Hong Kong protests: CY Leung urges crowds to leave
Hong Kong leader CY Leung has urged pro-democracy protesters to stop their campaign "immediately", as huge crowds continue to bring parts of the territory to a standstill.
Tens of thousands of people have been blocking streets in several areas.
The protesters want Beijing to give Hong Kong a free vote for its next leader, something Beijing has rejected.
Occupy Central has called on Mr Leung to meet protesters in person on Tuesday night.
During a news conference, the pro-democracy group also said it would open "humanitarian corridors" in protest areas to allow emergency vehicles to pass.
The streets were relatively quiet on Tuesday, with people mainly sleeping and clearing up.
But crowds were expected set to swell ahead of Chinese National Day on 1 October. Wednesday is a national holiday marking the founding of Communist China.
At the weekend police used tear gas and pepper spray, but riot police have since been withdrawn and protesters remain calm.
Key parts of the city are being blocked by protesters, with some schools and banks closed.
The protesters want Mr Leung, the chief executive, to step down.
But he appeared to reject their demand, saying that his removal would mean Hong Kong's next leader being chosen by a committee, as in 2012, rather than by voters.
He also called on the protesters - who include students, supporters of the Occupy Central group and others angered by the police response to the protests - to go home.
"Occupy Central founders had said repeatedly that if the movement is getting out of control, they would call for it to stop," Mr Leung said.
"I'm now asking them to fulfil the promise they made to society, and stop this campaign immediately."
At the scene: Saira Asher, BBC News, Hong Kong
Thousands of pro-democracy protesters spent Monday night on the street near Admiralty in Hong Kong's Central district. Some were propped up against barricades, others stretched out in the middle of a major road.
After a strong show last night, the crowds have trickled out this morning as people go to work or home to take care of household chores. But they say they will be back later in the evening. This has been the routine now for two days. The crowds diminish in the day but return in full force and stay the night.
The morning was spent mostly removing rubbish left over from last night's huge crowd. Students picked up cigarette butts and plastic bottles, others distributed breakfast buns. That is why those on the street are being called "the politest protesters" by some on social media.
But they are on edge. At one point last night, everyone suddenly stood up and started pulling on masks. It turned out to be just a changing of the guard for the handful of police scattered around here, but the sudden fear was palpable.
'Condemned by history'
Beijing ruled last month that Hong Kong people could elect their next leader in 2017.
But the choice of candidates will be restricted to two or three people who must be approved by the majority of a pro-Beijing committee - meaning Beijing can effectively screen candidates.
In Hong Kong, further consultations had been due to take place on the ruling but on Monday a senior official said these would be postponed until a "better time".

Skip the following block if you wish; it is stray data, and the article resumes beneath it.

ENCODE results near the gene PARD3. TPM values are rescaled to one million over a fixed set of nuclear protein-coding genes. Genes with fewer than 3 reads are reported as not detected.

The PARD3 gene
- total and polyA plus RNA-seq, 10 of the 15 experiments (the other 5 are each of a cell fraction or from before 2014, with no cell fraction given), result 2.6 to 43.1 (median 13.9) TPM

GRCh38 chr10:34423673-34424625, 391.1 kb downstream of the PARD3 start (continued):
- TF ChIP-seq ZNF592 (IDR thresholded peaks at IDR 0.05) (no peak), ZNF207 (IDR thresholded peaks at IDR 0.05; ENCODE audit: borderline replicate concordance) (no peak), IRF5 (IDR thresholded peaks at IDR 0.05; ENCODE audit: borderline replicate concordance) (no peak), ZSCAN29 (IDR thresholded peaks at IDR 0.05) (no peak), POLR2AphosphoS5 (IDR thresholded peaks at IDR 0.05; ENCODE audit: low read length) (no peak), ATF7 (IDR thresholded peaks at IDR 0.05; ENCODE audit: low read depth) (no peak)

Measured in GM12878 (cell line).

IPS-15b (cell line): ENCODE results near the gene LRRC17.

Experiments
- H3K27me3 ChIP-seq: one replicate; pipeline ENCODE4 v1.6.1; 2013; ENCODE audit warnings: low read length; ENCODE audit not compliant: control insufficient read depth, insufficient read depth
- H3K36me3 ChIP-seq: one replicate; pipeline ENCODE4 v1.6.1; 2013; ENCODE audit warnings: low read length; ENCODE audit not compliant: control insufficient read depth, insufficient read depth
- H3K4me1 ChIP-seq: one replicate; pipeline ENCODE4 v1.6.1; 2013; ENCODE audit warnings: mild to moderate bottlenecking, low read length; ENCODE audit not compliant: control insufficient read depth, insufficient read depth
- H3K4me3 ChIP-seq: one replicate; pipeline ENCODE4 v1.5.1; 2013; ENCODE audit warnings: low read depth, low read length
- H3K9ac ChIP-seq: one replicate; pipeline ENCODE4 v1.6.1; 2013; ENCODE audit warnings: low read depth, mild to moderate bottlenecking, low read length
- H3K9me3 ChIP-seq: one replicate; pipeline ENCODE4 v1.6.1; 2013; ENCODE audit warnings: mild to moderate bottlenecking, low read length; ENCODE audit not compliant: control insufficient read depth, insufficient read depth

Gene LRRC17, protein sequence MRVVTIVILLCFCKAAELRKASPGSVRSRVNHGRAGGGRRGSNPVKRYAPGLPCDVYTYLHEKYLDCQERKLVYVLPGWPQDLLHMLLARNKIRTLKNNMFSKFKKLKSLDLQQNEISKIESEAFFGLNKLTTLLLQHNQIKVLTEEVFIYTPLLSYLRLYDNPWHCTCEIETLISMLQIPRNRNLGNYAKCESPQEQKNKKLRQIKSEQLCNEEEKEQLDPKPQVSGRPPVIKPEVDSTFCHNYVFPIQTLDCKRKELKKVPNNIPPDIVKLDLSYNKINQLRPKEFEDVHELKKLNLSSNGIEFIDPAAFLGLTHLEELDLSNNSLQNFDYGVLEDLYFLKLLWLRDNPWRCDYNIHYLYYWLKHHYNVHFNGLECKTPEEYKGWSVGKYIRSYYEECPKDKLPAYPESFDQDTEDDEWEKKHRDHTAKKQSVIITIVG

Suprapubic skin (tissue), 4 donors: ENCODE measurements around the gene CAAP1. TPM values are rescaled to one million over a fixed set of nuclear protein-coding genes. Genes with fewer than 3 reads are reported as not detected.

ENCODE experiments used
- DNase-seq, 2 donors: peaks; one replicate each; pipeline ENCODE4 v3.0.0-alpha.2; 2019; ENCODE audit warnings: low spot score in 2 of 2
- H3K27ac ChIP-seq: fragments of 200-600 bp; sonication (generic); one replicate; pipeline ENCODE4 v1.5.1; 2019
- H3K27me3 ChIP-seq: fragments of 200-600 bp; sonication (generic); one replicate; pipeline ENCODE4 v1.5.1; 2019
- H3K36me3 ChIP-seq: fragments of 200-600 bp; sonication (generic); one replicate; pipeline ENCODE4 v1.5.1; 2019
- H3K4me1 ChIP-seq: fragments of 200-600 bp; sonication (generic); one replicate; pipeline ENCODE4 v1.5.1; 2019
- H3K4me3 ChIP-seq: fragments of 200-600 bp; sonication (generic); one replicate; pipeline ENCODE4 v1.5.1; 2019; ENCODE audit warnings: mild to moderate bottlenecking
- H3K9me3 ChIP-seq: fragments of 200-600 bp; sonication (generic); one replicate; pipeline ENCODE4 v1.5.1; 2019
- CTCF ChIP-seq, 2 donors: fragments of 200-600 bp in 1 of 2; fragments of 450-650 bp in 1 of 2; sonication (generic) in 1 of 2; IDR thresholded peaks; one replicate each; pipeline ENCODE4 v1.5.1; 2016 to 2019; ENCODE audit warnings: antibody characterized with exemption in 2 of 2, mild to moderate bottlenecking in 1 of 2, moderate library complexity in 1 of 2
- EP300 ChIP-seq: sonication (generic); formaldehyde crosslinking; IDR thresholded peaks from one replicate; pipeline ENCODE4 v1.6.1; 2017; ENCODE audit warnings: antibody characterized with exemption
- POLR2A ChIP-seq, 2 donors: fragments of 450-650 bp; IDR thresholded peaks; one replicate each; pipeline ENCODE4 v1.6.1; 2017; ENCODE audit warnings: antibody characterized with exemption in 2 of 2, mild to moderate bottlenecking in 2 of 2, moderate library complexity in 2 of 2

Occupy Central has accused the government of "delay tactics", saying it believed the government was "just hoping people's desire for genuine universal suffrage to fade out over time".
On Tuesday the group said the areas of Mong Kok, Admiralty and Causeway Bay - where protesters have been blocking roads - would become known among protesters as Democracy Square.
In other developments:
- A man was arrested after he drove his car at protesters in Mong Kok in the early hours of Tuesday
- In the US, a White House spokesman urged the Hong Kong authorities to "exercise restraint" and protesters to "express their views peacefully"
- UK PM David Cameron says he is "deeply concerned" about events in Hong Kong and hopes the standoff can be resolved
Not everyone in Hong Kong backs the protests. Some fear the ongoing demonstrations could affect relations with Beijing or hit the economy of the financial hub.
China has called the demonstrations illegal and urged the Hong Kong government to bring them under control.
News of the protests is being heavily censored in mainland China. Media have blamed "radical opposition forces" for stirring up trouble.
Analysts say Communist Party leaders in Beijing are worried that calls for democracy could spread to cities on the mainland, putting them in a very difficult position.
Britain handed Hong Kong back to China in 1997 under a "one country, two systems" formula that guarantees liberties not seen on the mainland, including freedom of speech and the right to protest.
Hong Kong democracy timeline
- 1997: Hong Kong, a former British colony, is handed back to China under an 1984 agreement giving it "a high degree of autonomy, except in foreign and defence affairs" for 50 years
- 2004: China rules that its approval must be sought for changes to Hong Kong's election laws
- June-July 2014: Pro-democracy activists hold an unofficial referendum on political reform and a large rally, which is followed by protests by pro-Beijing activists
- 31 August 2014: China says it will allow direct elections in 2017, but voters will only be able to choose from a list of pre-approved candidates; activists stage protests
- 22 September 2014: Student groups launch a week-long boycott of classes in protest
- 2017: Direct elections for chief executive due to take place
- 2047: Expiry of current agreements